Find­ing a Masters Swim Team

Triathlon Magazine Canada - - Front Page - By Aye­sha Rollinson

The­most ef­fec­tive way to im­prove your swim­ming or main­tain your ad­van­tage in the wa­ter if you are al­ready a good swim­mer is to join a Masters swim club. For many triath­letes mak­ing the time to get to a pool is the low­est pri­or­ity as swim­ming tends to the least nat­u­ral and most un­com­fort­able of the three sports. It can be cold, lonely, frus­trat­ing and time con­sum­ing. To make mat­ters worse, try­ing to train dur­ing pub­lic lane swim is, at best, a lit­tle chaotic and at worst im­pos­si­ble. Why Join? Join­ing a Masters swim club can make swim work­outs more en­joy­able and force you get your swim train­ing logged. A good masters team will make sure you carve out time in your sched­ule for swim­ming and will pro­vide the com­pet­i­tive and so­cial mo­ti­va­tion to get through your work­outs. On top of en­sur­ing con­sis­tency in your swim train­ing, a well- coached Masters club will pro­vide you with valu­able feed­back on your tech­nique, fit­ness and race tac­tics. For triath­letes nurs­ing lower body in­juries and un­able to bike or run, a Masters swim club can be a psy­cho­log­i­cal and phys­i­cal saviour pro­vid­ing moral sup­port and struc­tured train­ing time. How to Find the Right One? The first place to look for a Masters swim club is on the Masters Swim­ming Canada web­site mymsc. ca. This site has a list­ing of clubs by city and prov­ince. It also in­cludes web­site and con­tact in­for­ma­tion. You must be at least 19 years of age in or­der to swim with a team that is ex­clu­sively in­sured and reg­is­tered with Masters Swim­ming Canada. Some clubs listed also have their own pri­vate in­sur­ance, which al­lows those un­der 19 to par­tic­i­pate.

The se­cond best place to in­ves­ti­gate is your lo­cal pool. Tak­ing a stroll down to the re­cre­ation cen­tre, ymca or aquatic cen­tre will most likely net you some re­sults. Many pools have Masters or adult swim teams that are not ad­ver­tised any­where but on their in­ter­nal bul­letin boards. Ask­ing the staff and specif­i­cally the life­guards will pro­vide you more in­for­ma­tion than do­ing an In­ter­net search. These types of clubs don’t usu­ally have age re­stric­tions.

An­other great way of find­ing a lo­cal Master’s club is to ask fel­low triath­letes or triathlon clubs. These word- of-mouth clubs may not be reg­is­tered with Masters Swim­ming Canada or ad­ver­tised on the In­ter­net. The ad­van­tage of us­ing word of mouth is that you will quickly find out which are the bet­ter clubs for your par­tic­u­lar needs as a triath­lete. Make Sure the Team Is the Right Fit. Find­ing a Masters club is a good first step. Mak­ing sure that you have found the best club for you is crit­i­cal if you are to stay mo­ti­vated for six months to a year. Once you have a list of clubs near your work, school or home, start mak­ing time to drop in to work­outs. It’s worth spend­ing a lit­tle time and money on fa­cil­ity drop in fees to get first-hand ex­pe­ri­ence. Be­low is a list of cri­te­ria that may help you de­cide. I have listed them in or­der of im­por­tance, based on both per­sonal ex­pe­ri­ence as an ath­lete and feed­back I have re­ceived from my own Masters swim club mem­bers.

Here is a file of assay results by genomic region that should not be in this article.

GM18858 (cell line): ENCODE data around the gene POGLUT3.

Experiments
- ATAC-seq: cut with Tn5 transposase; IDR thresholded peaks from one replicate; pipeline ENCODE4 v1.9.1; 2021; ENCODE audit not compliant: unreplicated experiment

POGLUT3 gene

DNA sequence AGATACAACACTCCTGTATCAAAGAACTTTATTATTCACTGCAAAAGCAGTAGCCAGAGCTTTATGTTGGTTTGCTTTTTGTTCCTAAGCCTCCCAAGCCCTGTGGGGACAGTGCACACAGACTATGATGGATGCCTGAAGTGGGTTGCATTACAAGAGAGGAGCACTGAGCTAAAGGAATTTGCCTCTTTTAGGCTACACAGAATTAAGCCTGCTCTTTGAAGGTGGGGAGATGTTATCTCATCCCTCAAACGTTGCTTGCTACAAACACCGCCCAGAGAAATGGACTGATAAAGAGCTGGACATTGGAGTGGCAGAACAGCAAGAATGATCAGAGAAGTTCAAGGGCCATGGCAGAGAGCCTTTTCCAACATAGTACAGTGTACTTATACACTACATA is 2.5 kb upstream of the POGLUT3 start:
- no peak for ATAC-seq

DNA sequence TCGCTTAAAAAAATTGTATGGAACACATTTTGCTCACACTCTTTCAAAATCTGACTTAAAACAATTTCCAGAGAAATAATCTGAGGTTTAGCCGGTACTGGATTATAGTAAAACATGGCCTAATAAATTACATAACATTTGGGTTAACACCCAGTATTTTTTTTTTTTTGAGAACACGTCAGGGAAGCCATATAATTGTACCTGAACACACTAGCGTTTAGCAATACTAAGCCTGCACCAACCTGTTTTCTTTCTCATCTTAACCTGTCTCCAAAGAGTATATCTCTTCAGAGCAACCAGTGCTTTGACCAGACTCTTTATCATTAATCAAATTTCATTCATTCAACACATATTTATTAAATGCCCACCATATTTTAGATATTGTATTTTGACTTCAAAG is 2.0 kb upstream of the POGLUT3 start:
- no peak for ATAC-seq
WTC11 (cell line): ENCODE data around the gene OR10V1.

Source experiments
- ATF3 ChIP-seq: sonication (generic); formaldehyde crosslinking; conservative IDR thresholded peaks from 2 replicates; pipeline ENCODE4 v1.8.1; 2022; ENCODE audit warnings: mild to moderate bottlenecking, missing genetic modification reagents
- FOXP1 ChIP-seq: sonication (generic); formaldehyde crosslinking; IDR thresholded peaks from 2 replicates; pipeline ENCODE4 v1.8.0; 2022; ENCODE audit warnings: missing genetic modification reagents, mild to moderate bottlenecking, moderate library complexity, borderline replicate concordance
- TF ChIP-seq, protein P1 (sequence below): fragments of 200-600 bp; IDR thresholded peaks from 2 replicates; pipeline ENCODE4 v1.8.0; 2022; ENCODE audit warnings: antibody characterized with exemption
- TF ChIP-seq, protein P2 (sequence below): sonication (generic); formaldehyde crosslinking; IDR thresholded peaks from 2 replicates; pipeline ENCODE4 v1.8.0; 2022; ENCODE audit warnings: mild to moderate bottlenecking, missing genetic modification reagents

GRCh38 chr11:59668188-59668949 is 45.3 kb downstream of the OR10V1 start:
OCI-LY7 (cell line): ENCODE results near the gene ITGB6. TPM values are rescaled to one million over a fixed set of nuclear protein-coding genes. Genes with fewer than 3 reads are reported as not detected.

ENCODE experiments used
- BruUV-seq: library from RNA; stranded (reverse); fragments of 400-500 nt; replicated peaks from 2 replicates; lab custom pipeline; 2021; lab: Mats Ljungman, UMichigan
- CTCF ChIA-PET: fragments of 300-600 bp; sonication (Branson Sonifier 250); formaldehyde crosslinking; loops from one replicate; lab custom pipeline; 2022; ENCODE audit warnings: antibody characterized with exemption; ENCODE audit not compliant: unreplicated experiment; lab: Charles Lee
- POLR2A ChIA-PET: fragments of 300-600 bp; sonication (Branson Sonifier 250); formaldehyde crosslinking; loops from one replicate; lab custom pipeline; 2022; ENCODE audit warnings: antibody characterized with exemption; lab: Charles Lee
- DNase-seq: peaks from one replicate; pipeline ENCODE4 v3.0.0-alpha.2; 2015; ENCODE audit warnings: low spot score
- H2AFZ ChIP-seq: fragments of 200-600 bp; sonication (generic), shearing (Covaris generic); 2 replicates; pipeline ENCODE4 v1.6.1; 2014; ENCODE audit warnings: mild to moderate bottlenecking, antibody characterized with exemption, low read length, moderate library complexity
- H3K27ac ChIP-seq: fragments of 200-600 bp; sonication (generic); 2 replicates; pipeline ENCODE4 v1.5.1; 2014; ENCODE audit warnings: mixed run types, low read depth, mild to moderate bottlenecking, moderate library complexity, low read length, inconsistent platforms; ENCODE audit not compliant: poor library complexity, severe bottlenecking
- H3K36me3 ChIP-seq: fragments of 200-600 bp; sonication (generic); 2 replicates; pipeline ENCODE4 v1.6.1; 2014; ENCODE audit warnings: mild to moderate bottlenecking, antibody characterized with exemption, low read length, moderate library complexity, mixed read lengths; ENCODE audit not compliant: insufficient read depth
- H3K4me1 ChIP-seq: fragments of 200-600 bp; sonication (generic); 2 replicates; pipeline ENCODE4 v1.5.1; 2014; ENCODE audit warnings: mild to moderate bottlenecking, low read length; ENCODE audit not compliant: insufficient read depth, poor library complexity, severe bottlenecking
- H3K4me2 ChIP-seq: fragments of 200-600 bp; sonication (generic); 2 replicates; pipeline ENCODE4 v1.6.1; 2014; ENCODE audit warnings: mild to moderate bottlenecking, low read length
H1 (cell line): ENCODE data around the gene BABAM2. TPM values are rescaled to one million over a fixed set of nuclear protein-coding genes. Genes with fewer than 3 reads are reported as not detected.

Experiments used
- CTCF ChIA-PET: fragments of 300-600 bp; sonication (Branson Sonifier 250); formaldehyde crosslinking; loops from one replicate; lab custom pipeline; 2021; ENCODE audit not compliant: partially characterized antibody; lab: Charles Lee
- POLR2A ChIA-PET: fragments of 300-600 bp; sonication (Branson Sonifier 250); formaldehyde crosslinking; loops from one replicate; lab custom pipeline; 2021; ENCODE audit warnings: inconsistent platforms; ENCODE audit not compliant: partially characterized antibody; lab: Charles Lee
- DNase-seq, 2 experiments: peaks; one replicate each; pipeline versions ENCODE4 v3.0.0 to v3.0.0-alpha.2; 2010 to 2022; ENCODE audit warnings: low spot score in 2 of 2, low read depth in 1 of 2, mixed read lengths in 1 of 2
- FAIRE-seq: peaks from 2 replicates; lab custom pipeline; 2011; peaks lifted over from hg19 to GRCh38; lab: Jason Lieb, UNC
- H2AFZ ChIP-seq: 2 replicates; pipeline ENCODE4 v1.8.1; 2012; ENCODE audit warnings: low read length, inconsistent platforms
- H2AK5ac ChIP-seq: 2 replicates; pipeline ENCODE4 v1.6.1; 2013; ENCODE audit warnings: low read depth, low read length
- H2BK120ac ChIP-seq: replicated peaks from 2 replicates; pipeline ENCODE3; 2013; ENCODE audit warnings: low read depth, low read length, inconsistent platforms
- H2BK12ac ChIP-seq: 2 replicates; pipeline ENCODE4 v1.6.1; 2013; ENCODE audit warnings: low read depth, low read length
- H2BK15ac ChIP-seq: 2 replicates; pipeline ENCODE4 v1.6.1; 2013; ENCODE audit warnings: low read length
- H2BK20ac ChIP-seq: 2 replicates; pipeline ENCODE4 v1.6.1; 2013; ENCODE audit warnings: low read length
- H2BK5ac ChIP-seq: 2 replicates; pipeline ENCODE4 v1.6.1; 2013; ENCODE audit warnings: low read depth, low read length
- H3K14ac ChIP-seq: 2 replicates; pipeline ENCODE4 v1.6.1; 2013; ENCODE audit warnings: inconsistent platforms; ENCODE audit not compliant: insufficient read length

dur­ing work­outs? -

ment dur­ing work­outs?

ex­pe­ri­ence? if the pool is be­low 80 de­grees? Above 82 de­grees? This should be a se­ri­ous con­sid­er­a­tion for most triath­letes. This is one of the least talked about but most im­por­tant fac­tors. As a coach, it is very dif­fi­cult to at­tend to more than 20 peo­ple in the pool at one time. As an ath­lete I find it im­pos­si­ble to have a qual­ity workout with more than four peo­ple in my lane. A lit­tle more space will al­low you to some­times de­vi­ate from the set workout if you need more re­cov­ery or tech­ni­cal work, if you have a race that you need to pre­pare for and even for things like wa­ter run­ning.



mem­bers? in­ter­vals will the coach al­low you to swim mainly freestyle? are look­ing to learn?

Make sure that you talk to the coach or other club mem­bers about the freestyle vs. non- freestyle mix of the work­outs. To make the most out of pre­cious train­ing hours, most triath­letes should be spend­ing 95 to 100 per cent of their time on freestyle fo­cused swim­ming. The work­outs should in­clude drill, kick, pull and other freestyle re­lated work, but the fo­cus should be squarely on the freestyle stroke. The ar­gu­ment for “bal­anc­ing” your mus­cles with non­freestyle should be ques­tioned par­tic­u­larly if you are do­ing a strength pro­gram

at least the swim dis­tance you are train­ing for? reg­u­lar swim com­pe­ti­tion sea­son (Septem­ber to April/ May), or the triathlon sea­son (De­cem­ber to June/July)? A Fi­nal Word of Cau­tion Don’t de­lay sign­ing up for a Masters swim pro­gram. Masters swim teams have limited ca­pac­ity due to pool space and fill up quickly weeks prior to the posted start date. Even if you don’t in­tend to train in full force in the fall or early winter, it’s worth sign­ing up and re­serv­ing your spot.

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